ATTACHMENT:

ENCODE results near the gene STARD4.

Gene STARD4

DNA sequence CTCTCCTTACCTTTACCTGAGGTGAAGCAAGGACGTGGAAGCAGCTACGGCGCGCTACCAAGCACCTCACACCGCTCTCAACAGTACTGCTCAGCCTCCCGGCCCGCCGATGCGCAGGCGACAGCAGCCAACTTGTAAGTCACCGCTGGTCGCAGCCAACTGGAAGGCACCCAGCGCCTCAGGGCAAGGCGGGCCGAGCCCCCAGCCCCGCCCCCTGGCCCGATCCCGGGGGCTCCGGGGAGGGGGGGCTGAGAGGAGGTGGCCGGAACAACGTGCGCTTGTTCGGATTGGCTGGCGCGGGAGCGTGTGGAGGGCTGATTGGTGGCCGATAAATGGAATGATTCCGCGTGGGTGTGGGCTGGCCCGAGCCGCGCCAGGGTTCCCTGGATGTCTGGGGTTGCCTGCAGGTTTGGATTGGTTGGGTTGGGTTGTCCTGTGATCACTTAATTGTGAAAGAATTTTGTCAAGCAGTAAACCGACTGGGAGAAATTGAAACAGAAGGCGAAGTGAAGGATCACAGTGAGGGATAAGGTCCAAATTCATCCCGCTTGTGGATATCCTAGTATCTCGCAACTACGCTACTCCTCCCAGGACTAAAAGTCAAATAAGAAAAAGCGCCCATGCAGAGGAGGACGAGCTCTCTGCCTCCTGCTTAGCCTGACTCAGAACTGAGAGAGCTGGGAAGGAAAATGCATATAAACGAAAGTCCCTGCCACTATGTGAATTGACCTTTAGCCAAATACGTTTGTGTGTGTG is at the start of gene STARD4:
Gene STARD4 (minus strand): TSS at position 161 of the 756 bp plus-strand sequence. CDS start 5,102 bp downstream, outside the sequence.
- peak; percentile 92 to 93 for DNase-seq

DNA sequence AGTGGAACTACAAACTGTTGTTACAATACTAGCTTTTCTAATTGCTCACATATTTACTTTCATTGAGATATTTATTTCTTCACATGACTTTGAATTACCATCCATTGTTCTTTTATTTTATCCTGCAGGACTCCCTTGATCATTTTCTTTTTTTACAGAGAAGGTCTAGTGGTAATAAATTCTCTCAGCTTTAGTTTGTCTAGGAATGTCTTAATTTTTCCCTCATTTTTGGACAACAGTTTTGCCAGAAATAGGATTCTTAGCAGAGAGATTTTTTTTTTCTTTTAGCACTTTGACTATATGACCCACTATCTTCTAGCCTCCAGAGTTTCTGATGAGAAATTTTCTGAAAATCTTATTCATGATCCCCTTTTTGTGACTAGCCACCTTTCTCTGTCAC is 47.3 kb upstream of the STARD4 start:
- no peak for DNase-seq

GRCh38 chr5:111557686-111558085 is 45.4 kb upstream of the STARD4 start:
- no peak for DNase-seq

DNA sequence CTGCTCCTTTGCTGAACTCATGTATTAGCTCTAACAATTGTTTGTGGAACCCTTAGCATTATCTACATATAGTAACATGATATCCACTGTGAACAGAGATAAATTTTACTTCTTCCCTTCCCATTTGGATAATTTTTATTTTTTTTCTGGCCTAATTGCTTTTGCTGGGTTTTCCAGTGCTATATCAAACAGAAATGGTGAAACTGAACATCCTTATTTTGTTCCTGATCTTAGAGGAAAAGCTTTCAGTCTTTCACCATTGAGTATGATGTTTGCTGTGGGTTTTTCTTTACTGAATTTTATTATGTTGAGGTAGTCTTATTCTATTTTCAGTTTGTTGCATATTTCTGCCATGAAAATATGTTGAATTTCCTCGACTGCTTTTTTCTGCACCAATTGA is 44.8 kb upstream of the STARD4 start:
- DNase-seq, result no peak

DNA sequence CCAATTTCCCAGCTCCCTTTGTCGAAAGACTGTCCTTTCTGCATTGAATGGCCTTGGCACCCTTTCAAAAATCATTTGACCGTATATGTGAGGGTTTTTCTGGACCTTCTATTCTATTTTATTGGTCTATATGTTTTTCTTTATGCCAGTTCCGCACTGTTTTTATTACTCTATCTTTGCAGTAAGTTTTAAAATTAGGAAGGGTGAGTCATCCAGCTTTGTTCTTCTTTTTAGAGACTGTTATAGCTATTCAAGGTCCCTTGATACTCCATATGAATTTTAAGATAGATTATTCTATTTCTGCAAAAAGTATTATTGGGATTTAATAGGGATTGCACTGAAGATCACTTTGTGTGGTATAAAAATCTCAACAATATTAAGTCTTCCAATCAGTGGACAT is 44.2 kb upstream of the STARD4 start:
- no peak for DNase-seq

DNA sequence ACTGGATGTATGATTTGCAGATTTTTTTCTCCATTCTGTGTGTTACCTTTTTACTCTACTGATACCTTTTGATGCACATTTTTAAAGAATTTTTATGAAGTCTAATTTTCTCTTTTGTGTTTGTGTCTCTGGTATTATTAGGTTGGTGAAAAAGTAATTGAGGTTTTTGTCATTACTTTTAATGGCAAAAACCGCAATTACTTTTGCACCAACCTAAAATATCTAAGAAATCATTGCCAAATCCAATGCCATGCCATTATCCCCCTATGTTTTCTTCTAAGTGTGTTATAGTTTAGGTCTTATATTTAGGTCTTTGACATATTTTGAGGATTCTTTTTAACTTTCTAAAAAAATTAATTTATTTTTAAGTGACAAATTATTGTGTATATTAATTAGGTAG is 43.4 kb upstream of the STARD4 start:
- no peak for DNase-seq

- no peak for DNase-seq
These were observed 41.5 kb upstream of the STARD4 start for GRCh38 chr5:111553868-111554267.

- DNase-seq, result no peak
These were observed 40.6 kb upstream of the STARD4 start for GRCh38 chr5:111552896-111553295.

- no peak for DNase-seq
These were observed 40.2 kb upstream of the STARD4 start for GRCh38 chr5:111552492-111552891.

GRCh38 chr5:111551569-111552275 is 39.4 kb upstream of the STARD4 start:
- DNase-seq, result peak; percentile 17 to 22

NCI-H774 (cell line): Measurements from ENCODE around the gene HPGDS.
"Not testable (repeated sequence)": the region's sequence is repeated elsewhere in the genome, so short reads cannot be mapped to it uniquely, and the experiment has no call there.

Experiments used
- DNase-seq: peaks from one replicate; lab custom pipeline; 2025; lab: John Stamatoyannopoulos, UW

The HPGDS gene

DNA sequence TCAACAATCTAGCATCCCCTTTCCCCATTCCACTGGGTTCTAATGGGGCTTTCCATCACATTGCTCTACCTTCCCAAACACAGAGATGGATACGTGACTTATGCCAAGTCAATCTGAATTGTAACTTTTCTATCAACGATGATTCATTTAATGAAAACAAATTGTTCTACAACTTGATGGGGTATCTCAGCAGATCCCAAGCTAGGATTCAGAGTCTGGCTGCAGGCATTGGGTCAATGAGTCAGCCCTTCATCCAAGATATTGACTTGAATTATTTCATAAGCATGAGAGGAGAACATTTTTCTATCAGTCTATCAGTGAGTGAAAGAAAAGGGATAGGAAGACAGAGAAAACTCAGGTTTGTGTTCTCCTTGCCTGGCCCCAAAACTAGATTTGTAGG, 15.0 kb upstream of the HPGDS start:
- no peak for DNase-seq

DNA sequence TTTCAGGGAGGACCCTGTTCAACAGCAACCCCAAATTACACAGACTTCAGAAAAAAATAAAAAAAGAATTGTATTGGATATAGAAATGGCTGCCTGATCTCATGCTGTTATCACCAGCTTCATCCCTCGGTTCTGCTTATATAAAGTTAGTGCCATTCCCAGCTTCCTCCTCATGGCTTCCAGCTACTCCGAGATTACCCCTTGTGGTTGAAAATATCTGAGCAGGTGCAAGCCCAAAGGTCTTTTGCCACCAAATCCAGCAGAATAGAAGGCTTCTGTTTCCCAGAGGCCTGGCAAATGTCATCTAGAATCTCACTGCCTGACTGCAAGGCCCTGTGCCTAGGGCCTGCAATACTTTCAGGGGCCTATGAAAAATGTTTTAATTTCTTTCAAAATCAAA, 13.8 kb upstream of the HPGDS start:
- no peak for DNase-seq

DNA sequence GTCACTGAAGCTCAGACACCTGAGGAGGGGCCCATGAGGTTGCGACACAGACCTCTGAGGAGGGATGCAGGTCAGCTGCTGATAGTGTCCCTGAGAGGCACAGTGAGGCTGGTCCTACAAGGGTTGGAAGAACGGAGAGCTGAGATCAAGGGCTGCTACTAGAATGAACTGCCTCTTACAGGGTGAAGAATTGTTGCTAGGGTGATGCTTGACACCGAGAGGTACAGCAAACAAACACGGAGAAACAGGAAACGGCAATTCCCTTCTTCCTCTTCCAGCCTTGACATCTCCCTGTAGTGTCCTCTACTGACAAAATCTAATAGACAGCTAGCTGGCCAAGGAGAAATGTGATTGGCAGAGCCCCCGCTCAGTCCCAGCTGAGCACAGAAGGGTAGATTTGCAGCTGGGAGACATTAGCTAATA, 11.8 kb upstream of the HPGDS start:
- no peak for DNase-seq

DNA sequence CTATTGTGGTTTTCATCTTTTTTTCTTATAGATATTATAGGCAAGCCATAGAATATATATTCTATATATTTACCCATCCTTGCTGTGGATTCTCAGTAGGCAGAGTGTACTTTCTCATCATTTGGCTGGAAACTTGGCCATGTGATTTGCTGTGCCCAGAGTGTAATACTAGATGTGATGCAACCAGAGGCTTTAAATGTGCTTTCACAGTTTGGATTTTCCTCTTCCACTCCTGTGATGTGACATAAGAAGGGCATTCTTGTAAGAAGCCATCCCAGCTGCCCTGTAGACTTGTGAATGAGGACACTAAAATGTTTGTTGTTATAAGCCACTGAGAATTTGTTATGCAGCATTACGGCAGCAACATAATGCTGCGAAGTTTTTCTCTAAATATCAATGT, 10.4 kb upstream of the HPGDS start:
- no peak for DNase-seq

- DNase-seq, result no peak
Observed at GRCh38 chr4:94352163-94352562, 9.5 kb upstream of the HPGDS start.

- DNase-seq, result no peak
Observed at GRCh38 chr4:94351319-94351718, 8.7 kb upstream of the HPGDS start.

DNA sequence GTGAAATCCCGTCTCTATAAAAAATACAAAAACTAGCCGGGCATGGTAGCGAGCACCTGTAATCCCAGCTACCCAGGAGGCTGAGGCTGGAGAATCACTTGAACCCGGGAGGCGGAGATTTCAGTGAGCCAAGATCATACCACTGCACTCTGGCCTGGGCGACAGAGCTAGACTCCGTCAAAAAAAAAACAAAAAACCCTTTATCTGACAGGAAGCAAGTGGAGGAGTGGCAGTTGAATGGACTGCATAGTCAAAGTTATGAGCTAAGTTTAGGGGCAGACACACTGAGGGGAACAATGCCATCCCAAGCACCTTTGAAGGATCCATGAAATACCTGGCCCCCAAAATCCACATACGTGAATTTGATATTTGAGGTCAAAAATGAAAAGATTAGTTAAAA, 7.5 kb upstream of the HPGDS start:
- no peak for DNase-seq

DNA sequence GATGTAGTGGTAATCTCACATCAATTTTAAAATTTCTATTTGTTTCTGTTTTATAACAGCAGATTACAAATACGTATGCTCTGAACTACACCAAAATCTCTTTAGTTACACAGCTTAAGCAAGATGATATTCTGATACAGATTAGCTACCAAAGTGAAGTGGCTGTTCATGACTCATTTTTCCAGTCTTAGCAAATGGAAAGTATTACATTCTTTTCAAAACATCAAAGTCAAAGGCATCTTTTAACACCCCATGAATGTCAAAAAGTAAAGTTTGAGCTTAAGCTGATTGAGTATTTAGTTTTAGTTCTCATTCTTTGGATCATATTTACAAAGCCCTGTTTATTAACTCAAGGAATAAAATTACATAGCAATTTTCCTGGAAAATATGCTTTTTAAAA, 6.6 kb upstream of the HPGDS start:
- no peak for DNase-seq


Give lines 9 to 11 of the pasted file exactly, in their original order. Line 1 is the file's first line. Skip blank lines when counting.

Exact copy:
- no peak for DNase-seq

DNA sequence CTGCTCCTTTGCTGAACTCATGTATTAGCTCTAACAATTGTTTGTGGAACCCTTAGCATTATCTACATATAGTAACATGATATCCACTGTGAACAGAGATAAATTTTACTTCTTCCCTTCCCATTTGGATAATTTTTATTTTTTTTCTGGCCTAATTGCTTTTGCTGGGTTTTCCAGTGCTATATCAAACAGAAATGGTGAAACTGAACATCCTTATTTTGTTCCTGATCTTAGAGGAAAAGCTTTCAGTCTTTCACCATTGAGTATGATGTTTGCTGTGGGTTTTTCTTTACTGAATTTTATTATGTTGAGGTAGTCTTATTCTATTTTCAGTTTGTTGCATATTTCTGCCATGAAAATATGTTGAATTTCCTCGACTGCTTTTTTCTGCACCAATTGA is 44.8 kb upstream of the STARD4 start:
- DNase-seq, result no peak